Federal Reserve Chairman Ben Bernanke trekked to Capitol Hill on Wednesday to tutor Senate lawmakers on the economic dangers of the looming "fiscal cliff," the nearly $600 billion in planned spending cuts and tax hikes that will bite at the start of next year unless lawmakers act.
Bernanke, who has publicly warned that dawdling by lawmakers was putting the U.S. economy in peril, was expected to speak to members of the Senate Finance Committee for about an hour behind closed doors on Wednesday, in a meeting requested by the panel chairman, Democrat Max Baucus.
"If the fiscal cliff isn't addressed, as I've said, I don't think our tools are strong enough to offset the effects of a major fiscal shock, so we'd have to think about what to do in that contingency," the Fed chairman said at a news conference on Wednesday. "It's really important for the fiscal policymakers to, you know, work together to try and find a solution for that."
Last week, the Fed announced a new, open-ended round of bond buying and pledged to hold short-term interest rates at rock bottom levels longer than previously stated in an effort to shore up the lackluster U.S. economic recovery.
Low tax rates enacted in 2001 and 2003 are to expire on December 31, and $100 billion in automatic spending cuts are scheduled for early January, but lawmakers are punting on action until after the November 6 congressional and presidential elections.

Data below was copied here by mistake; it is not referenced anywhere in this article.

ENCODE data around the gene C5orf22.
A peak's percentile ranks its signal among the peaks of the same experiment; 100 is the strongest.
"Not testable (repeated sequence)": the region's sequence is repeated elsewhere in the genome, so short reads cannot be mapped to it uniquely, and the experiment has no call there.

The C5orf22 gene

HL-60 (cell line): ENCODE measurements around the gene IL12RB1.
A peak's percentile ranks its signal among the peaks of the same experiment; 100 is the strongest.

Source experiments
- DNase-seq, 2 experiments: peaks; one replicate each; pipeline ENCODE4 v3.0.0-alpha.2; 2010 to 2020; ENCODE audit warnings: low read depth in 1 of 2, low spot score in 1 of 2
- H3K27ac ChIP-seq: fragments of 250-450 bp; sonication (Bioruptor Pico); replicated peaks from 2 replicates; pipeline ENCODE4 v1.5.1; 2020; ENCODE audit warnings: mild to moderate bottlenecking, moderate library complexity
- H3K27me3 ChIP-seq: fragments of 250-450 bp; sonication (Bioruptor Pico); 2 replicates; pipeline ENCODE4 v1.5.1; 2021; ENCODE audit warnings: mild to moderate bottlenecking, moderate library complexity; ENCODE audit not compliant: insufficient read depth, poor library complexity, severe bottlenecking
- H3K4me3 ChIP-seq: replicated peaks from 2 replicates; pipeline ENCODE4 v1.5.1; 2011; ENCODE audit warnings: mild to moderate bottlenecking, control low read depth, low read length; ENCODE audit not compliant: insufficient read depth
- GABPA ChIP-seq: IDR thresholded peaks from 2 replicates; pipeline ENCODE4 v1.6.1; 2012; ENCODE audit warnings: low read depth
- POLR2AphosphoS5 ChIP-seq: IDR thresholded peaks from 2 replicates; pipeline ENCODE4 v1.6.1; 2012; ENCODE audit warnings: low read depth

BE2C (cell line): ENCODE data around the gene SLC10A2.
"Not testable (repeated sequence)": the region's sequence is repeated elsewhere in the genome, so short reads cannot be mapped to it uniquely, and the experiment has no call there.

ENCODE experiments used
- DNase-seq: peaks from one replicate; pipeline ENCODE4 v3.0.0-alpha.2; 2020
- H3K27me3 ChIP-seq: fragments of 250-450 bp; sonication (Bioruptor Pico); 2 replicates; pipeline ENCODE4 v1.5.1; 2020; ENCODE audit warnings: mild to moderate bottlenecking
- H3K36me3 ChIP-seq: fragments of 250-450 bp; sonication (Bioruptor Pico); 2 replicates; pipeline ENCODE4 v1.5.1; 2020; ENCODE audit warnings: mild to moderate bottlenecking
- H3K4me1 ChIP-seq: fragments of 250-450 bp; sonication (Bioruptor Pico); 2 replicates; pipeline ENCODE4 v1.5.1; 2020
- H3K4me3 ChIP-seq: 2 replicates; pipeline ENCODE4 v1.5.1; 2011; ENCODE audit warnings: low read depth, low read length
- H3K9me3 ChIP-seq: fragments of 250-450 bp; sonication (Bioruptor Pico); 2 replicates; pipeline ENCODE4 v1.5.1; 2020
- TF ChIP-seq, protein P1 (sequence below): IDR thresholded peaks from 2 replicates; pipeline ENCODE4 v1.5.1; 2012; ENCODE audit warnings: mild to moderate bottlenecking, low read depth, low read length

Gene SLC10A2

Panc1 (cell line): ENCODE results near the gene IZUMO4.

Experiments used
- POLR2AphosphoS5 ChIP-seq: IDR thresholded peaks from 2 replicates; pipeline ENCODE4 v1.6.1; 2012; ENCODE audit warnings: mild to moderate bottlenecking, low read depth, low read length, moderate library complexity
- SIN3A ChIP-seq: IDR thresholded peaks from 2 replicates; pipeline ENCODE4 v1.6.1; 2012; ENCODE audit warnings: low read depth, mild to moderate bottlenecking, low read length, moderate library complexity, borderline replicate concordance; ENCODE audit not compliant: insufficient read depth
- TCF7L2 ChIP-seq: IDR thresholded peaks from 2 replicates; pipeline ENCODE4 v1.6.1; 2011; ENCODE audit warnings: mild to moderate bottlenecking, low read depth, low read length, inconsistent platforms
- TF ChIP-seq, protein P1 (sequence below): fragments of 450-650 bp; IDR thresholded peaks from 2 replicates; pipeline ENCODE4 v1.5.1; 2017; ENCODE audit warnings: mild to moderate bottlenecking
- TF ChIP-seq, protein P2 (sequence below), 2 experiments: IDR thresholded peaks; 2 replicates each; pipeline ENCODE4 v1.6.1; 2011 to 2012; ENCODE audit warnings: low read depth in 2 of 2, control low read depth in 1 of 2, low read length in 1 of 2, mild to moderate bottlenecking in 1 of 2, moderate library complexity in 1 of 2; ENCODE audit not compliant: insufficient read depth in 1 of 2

Failing to prevent the sharp fiscal tightening at the start of the year could push the economy into recession, according to the non-partisan Congressional Budget Office.
Members of both parties are waiting to move until they see how much political edge they gain from the elections.
Democrats want to let tax rates rise for the wealthiest Americans, while Republicans want to extend the lower tax rates for all income groups.
Lawmakers are expected to leave town this week and not return until after the elections.
(Reporting by Rachelle Younglai and Kim Dixon; Editing by Leslie Adler)